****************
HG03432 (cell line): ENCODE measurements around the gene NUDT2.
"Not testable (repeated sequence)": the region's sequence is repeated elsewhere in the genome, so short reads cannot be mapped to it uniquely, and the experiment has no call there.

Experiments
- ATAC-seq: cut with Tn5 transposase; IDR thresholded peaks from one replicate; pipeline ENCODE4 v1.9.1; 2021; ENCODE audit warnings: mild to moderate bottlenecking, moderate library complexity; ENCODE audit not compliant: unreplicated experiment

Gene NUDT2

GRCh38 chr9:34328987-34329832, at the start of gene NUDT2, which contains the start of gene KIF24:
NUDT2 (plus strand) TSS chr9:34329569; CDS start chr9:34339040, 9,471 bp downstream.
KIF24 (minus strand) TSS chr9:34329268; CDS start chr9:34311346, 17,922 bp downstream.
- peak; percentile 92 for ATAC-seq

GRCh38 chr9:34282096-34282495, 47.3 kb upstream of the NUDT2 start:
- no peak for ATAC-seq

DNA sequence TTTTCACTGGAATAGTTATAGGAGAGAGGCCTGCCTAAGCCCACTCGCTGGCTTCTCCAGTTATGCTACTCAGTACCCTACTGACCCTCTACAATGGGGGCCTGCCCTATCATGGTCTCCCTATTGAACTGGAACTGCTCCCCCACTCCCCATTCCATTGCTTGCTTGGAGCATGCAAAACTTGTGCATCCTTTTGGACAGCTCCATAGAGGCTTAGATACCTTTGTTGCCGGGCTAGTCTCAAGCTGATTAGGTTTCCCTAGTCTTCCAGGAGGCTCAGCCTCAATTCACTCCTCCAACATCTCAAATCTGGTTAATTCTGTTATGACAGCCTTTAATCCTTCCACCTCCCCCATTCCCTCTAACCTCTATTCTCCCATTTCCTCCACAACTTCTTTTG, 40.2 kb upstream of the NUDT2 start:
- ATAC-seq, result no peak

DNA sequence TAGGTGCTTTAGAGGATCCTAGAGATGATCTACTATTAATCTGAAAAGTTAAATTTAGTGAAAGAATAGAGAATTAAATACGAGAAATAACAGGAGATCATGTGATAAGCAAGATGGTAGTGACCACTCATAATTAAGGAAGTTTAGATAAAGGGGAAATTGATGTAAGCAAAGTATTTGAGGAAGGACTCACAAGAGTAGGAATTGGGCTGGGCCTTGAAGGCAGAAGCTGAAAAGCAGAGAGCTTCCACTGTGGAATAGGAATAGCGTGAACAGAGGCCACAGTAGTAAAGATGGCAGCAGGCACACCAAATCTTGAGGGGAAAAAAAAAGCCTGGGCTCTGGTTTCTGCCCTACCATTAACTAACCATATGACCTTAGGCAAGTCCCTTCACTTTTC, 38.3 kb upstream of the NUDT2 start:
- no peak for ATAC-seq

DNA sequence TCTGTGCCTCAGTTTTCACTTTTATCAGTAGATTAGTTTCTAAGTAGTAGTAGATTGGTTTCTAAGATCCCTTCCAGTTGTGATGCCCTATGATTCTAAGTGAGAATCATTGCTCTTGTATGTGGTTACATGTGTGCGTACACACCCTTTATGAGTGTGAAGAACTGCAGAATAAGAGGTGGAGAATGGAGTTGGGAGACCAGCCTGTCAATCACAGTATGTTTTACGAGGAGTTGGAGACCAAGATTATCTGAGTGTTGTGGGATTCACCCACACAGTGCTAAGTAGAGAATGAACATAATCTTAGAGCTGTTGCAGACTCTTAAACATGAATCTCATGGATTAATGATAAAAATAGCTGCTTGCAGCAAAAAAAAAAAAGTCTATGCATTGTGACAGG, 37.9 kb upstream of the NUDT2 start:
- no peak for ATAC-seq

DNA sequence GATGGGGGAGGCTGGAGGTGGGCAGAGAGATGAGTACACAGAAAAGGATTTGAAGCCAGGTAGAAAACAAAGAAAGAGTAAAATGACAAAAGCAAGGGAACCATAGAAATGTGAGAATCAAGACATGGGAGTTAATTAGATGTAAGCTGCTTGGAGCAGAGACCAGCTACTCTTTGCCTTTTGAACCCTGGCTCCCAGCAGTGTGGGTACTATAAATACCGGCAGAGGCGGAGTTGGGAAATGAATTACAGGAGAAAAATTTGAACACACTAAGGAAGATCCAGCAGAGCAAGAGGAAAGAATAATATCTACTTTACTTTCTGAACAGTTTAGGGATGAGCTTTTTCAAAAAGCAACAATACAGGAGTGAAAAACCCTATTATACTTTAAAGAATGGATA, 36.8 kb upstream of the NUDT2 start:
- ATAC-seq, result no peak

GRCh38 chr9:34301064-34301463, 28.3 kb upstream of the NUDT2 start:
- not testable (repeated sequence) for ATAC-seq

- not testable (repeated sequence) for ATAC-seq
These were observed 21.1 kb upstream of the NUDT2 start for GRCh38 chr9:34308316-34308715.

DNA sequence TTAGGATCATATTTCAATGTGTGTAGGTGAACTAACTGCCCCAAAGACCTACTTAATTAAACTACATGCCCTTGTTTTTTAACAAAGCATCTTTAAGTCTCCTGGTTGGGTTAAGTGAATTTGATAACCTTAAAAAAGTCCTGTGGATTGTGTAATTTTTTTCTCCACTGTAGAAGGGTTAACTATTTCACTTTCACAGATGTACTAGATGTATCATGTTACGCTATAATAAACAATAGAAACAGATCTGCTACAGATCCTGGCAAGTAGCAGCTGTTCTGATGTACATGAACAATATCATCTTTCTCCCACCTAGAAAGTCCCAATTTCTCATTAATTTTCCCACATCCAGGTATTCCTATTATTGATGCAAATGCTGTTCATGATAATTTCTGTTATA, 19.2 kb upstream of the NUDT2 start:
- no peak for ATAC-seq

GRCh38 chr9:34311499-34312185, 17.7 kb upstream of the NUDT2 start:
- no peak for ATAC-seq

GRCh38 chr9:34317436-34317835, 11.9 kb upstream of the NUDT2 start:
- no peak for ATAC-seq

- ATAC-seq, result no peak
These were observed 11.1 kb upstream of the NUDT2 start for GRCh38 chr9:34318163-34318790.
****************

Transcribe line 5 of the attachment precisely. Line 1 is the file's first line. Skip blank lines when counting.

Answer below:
Gene NUDT2